Self-styled platform refugees have also taken a more activist approach to building their own systems. Charles C. Johnson, the writer who was banned from Twitter after a post seeking donations toward ‘‘taking out’’ the Black Lives Matter activist DeRay Mckesson — he has said he meant by means of journalistic investigation — runs WeSearchr, a crowdfunding site for causes that might be disallowed on mainstream platforms like GoFundMe. Recently the site gathered pledges of over $150,000 to defend Andrew Anglin, the publisher of the neo-Nazi website The Daily Stormer, against a lawsuit. Pax Dickinson, the former chief technology officer of Business Insider who abruptly left the company after journalists uncovered a wider-ranging history of offensive Twitter posts, collaborated with Johnson on the service, but after a falling-out he created his own: Counter.fund is described on its website as a ‘‘crowdfunding platform built by and for the wider Alt-Right counterculture.’’
This self-described underdog sees nothing problematic in its affinity for power.
There is no burgeoning right-wing ‘‘alternative’’ Facebook or YouTube yet, but that development feels inevitable. The structures and communal ideals of the internet’s biggest platforms — the closest thing that exists to a dominant culture online — are just waiting to be inverted, seized and used for new ends, like the liberal discourse before them.
In 1993, somewhere near the peak of America’s infatuation with ‘‘alternative’’ music and culture, a feeling of crisis set in. Groups of young people had spent years building and participating in what felt to them like an independent subculture. But with breathtaking speed and audacity, its products and signifiers and favorite bands were being embraced and sent to market by the very corporations they were meant to be an alternative to. That year, in a seminal issue of The Baffler, the editor Thomas Frank’s essay ‘‘Alternative to What?’’ issued something of a state of the alt-union, pledging a long fight: ‘‘ ‘Popular culture’ is the enemy,’’ he wrote. It was, in his opinion, the character and the duty of the ‘‘alternative’’ to resist co-optation by corporate America. ‘‘For years they were too busy working their way up the corporate ladder to be bothered, but now what we have been building has begun to look usable, even marketable,’’ Frank wrote. His pessimism was palpable, but he held out hope: ‘‘We will not be devoured easily.’’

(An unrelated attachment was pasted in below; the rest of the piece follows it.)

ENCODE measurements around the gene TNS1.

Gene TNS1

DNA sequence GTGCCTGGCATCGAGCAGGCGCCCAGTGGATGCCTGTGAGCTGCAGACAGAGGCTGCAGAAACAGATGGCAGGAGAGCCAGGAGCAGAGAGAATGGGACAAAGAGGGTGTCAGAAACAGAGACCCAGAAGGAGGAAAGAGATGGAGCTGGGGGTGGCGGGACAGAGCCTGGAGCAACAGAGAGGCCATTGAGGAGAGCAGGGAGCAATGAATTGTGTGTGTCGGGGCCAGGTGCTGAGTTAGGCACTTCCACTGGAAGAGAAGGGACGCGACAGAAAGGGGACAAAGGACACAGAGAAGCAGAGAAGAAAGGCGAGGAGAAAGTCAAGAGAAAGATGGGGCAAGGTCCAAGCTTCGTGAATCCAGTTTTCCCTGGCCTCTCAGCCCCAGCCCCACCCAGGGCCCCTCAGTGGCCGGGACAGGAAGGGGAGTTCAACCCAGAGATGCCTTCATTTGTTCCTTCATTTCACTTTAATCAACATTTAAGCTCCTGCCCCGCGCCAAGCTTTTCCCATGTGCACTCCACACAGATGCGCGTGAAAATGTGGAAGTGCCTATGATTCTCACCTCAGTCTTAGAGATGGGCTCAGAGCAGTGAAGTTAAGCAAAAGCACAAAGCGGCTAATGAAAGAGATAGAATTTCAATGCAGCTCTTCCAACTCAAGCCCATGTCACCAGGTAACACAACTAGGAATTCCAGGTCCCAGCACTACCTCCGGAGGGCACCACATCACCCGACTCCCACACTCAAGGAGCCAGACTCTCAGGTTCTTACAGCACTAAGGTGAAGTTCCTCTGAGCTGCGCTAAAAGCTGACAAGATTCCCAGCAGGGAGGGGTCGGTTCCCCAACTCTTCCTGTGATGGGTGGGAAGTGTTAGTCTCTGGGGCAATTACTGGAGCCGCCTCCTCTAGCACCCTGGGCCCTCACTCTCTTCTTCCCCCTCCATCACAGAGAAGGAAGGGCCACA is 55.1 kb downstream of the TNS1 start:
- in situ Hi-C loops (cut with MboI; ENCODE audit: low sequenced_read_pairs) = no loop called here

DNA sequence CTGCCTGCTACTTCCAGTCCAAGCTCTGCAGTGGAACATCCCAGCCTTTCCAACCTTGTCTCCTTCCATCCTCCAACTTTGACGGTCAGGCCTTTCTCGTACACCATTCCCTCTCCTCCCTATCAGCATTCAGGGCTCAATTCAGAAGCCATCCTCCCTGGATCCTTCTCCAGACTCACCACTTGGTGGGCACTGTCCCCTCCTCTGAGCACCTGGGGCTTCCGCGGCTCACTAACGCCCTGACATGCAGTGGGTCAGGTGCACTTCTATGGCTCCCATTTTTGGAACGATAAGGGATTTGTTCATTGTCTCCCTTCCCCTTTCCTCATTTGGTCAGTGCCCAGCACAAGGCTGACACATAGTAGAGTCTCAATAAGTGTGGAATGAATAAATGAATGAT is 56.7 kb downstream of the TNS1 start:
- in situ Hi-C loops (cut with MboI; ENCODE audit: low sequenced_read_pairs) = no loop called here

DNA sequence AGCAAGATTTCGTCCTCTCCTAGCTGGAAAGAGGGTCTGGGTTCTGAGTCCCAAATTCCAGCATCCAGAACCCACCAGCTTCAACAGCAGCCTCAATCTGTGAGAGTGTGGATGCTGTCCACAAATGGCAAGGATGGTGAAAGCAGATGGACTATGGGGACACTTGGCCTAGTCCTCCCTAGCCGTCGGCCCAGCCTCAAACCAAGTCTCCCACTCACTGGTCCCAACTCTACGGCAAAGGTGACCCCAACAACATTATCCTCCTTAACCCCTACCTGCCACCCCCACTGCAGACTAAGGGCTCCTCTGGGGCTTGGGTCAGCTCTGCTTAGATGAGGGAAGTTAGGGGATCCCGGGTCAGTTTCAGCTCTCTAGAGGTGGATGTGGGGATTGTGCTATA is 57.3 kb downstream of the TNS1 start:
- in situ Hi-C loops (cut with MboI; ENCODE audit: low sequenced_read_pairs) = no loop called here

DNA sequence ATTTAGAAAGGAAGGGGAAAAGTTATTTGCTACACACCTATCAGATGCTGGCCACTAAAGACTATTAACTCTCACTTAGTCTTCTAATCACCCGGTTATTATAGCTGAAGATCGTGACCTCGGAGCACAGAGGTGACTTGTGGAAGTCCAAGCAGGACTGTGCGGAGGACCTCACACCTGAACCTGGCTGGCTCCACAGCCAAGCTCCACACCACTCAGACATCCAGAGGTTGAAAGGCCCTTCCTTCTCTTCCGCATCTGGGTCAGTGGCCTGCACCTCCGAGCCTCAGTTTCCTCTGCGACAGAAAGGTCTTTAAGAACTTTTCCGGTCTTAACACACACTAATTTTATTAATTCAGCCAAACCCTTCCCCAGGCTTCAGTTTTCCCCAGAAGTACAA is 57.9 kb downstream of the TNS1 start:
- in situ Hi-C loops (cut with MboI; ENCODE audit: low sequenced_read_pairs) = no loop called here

In retrospect, the essay is both overheated and prophetic, clearly ideological and narrow in its context. But its sensibility is clear. It demands safety from, not access to, the vast corporate system against which it defines itself. And more than anything, it presents the alternative as skeptical of, and in some ways incompatible with, power.
The new reactionary ‘‘alternative’’ movement is also keenly aware of power, but it craves it, worships it, is constantly devising plans to acquire it. It has traded a siege mentality for a war bearing; its platforms are less gathering places for expressions of dissent than staging grounds against the venues to which they’re opposed and against which they expect to win. Their rhetoric and style want to evoke, in some ghoulish upside-down way, heroic rebellion, regardless of how well their aims align with the powers that be. And so we get, for instance, the consummate ’90s outsider Alex Jones — against the world but also taking over the world, under attack from elites but also on the phone with the president.
At first glance, this seems incoherent. It’s a libertarian resistance with an authoritarian program; a counterculture that yearns for tradition. But again, fresh eyes might help us avoid underestimating what is happening here. This ‘‘alternative’’ is not limited by consistent adherence to its own principles. This self-described underdog sees nothing problematic in its affinity for power. In fact, it believes, rightly, that to the right audience, contradiction is exciting. Nothing could be better for an insurgent political force than to be seen as a scrappy outsider. And nothing could be better for the aspiring mainstream — this time not corporate, or cultural, but political — than to adopt the permanent pose of the alternative.
(This article originally appeared on nytimes.com and was written by John Herrman)